3 Ways SHL Help Manufacturers with Digital Transformation
Evolution in the manufacturing industry requires organizations to think differently about how they evaluate, grow, and acquire talent.
We recently wrote about how the manufacturing industry has drastically changed over time, and how the digital revolution is transforming work in manufacturing facilities. Transformations are happening quicker, more broadly, and with greater impact. A different set of skills are required to be successful in the manufacturing sector with the growing use of artificial intelligence, machine learning, data, and robots.
You might think that technical knowledge is the most important skill needed for success in this new world of work. However, behavioral skills are now seen as equally or more critical than technical skills.
Behavioral skills often take longer to develop and are best developed through experiences, rather than structured learning environments. A survey by IBM found that behavioral skills dominate the top competencies that global executives seek in workers. These competencies include:
- Willing to be flexible, agile, and adaptable to change
- Time management and able to prioritize
- Ability to collaborate and work effectively in teams
- Ability to communicate effectively in business context
These behavioral competencies are rated more important than technical skills like analytics, business acumen, STEM, and basic computer and software proficiency.
SHL has helped manufacturing organizations evaluate, grow, and acquire the right talent by focusing on behavioral competencies such as:
SHL partnered with a global automotive company to provide insights for its supervisor population at an US-based facility. Their goal was to ensure that regional leadership teams had an objective view of the supervisors’ strengths and development needs.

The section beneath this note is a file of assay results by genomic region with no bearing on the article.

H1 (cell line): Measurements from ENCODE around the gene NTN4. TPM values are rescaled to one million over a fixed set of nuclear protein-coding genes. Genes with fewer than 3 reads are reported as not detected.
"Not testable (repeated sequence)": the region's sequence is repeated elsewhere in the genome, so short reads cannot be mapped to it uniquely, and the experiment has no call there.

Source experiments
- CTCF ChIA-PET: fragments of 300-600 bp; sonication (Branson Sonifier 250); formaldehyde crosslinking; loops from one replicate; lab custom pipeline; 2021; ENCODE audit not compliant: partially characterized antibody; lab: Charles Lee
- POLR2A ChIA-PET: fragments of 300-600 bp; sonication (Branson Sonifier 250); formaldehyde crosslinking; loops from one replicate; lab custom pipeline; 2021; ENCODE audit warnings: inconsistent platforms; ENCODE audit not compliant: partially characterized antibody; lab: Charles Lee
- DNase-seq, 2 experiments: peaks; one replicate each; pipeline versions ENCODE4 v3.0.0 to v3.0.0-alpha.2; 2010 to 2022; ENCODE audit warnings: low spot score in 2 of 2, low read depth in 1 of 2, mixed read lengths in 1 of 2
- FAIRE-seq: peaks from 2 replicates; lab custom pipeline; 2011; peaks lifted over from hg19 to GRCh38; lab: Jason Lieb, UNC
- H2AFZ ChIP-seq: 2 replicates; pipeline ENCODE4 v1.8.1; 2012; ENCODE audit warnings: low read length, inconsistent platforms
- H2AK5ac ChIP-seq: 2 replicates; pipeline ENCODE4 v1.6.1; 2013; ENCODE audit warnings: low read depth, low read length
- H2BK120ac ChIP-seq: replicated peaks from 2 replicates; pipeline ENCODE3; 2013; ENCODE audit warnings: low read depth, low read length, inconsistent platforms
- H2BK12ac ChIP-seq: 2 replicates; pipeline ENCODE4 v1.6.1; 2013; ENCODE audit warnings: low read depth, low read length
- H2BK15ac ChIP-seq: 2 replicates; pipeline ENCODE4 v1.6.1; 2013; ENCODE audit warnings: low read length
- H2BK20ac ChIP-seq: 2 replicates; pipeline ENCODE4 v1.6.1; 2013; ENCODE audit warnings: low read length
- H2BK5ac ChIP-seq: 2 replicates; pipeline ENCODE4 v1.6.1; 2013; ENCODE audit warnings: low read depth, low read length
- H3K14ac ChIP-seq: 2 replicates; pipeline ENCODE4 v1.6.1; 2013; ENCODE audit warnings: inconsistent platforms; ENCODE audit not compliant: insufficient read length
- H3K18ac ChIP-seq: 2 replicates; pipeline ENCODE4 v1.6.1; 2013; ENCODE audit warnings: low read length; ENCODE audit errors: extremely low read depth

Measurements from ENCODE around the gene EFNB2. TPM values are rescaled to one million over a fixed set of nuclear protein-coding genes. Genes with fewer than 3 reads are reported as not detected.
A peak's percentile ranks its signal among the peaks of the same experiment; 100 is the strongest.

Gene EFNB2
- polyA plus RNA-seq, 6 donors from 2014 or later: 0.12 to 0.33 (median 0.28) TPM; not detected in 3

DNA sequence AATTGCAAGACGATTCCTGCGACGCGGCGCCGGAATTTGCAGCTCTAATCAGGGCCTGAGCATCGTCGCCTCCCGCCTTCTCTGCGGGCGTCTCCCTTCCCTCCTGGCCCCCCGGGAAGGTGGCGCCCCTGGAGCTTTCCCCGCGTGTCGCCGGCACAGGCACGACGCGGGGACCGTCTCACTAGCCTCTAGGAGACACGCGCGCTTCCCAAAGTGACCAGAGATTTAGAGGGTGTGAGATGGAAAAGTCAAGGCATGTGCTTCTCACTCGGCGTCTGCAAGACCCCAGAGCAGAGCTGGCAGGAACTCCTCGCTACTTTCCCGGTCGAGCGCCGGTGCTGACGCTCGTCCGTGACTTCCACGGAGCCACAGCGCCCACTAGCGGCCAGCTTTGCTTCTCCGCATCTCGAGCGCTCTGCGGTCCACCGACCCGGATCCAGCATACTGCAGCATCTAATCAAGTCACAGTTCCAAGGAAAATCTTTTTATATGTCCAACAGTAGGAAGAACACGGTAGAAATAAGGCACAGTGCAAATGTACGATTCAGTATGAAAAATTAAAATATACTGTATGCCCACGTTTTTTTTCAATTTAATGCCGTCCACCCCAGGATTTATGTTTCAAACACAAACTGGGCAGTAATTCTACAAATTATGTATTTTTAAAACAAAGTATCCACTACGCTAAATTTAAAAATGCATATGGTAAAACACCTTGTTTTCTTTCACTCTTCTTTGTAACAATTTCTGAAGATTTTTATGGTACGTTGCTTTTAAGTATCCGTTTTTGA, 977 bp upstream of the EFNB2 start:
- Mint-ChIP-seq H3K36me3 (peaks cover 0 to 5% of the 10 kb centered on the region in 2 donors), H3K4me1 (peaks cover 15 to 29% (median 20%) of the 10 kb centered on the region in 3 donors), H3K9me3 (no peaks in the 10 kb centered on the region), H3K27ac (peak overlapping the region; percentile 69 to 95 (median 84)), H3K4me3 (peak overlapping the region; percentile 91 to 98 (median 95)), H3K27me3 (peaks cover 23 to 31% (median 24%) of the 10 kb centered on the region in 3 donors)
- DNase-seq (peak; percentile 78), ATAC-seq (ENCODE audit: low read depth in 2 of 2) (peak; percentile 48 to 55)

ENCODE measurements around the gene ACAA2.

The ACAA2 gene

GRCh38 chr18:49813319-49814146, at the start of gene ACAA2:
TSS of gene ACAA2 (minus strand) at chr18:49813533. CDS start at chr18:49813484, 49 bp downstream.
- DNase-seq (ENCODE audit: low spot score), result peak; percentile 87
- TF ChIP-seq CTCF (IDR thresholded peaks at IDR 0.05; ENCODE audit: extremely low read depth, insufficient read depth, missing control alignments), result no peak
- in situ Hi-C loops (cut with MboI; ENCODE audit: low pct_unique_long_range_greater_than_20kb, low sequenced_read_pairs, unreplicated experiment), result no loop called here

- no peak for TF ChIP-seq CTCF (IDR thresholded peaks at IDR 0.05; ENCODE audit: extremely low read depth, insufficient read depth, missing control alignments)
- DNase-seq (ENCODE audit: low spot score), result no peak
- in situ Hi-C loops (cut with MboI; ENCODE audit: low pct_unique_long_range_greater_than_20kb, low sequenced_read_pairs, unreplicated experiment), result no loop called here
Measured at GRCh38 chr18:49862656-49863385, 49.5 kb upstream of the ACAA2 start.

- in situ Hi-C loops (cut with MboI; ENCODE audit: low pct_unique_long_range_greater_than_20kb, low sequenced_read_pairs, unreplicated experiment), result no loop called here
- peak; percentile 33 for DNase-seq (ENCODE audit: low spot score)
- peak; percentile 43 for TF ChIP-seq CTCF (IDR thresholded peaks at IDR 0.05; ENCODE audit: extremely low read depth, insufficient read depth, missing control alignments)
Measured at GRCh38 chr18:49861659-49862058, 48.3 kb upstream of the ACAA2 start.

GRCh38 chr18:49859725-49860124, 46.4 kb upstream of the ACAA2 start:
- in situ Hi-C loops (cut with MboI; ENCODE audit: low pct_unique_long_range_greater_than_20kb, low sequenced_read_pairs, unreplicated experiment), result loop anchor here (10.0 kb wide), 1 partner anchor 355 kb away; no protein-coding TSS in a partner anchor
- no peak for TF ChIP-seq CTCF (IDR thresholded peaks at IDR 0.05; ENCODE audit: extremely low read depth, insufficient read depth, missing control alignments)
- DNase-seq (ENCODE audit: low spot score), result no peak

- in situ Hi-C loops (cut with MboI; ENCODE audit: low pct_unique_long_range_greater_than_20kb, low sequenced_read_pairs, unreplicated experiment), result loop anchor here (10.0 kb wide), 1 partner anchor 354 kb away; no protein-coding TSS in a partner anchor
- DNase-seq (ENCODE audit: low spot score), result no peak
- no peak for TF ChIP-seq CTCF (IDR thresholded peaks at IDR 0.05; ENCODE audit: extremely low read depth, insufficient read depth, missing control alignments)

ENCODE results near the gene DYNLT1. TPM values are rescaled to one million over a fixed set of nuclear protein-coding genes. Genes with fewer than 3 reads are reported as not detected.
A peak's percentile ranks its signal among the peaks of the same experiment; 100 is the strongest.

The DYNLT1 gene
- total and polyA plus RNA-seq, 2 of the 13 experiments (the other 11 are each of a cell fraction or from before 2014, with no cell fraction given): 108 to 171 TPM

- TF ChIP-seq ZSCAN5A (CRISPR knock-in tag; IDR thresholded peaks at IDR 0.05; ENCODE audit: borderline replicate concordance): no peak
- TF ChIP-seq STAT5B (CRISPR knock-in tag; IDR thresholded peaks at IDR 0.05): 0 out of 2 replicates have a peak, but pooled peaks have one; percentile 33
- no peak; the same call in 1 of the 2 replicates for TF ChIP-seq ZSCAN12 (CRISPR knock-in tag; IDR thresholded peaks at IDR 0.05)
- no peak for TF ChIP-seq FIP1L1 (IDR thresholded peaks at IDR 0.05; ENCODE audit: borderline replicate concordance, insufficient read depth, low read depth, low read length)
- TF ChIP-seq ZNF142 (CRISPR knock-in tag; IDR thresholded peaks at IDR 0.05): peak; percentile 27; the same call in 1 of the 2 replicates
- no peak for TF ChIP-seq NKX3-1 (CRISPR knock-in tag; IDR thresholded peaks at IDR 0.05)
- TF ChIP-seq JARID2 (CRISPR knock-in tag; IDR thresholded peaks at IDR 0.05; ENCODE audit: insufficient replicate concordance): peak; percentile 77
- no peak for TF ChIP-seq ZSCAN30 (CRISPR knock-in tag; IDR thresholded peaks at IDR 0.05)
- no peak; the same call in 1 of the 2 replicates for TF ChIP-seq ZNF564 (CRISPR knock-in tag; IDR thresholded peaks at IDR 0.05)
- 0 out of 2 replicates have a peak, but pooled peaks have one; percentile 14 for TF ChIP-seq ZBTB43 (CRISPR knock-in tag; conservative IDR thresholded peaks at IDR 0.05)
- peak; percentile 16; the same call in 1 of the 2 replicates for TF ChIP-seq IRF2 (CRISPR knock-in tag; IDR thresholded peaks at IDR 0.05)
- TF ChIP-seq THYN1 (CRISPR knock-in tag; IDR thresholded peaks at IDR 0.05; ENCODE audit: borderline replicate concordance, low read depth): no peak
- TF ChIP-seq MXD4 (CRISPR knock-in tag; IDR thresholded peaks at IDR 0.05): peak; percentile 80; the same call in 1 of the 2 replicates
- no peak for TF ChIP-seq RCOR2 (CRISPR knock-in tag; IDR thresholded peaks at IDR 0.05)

SHL assessed the supervisors to gauge their potential in relation to the organization’s competency framework and created an interview guide that was aligned to the organization’s framework. An interview was conducted with each supervisor to better understand their behaviors, experiences, and motivations.
Group-level results provided regional leadership with a clear understanding of the current strengths and development needs of the supervisors at the facility and set the stage for identifying ways to close the gaps with future individual development, group development, or selection of external candidates with the skills needed to fill the identified gaps.
Each supervisor from the global automotive company received an individual development report identifying their strengths and development areas based on the assessment results. The supervisor’s leaders learned how to interpret the individual development reports, as well as how to work with their own supervisors on choosing the 2-3 competencies for near-term developmental focus.
This assisted regional leadership with identifying the key competencies that are most critical to develop across the group of supervisors. Personalized development plans were created for each supervisor, which allowed them to customize their individual development.
#3—Talent Acquisition to Fill the Gaps
SHL worked with a global electronics manufacturer to create an assessment, mapped to the organization’s competency framework, to identify an incumbents’ fit for a new work environment at one of its facilities. The organization needed to understand its bench strength and determine which leaders would be most likely to succeed in the more digitally focused facility.
The individuals were assessed using a combination of behavioral and cognitive content to gauge how likely these leaders were to be successful in competencies such as learning, adaptability, innovation, collaboration, and critical thinking. These competencies identify the individuals who are going to be the most successful in digital transformation.
Learn more about SHL’s Digital Readiness Model and how we can help your organization identify the talent that is most likely to succeed in the midst of these digitally inspired transformations.
In addition, take a look at SHL’s recent blog post to see how organizations can boost their candidate attraction efforts through prioritizing brand messaging, adding realistic job/culture previews, incorporating selection assessments, and updating their interview process.
Author: Rob Shepard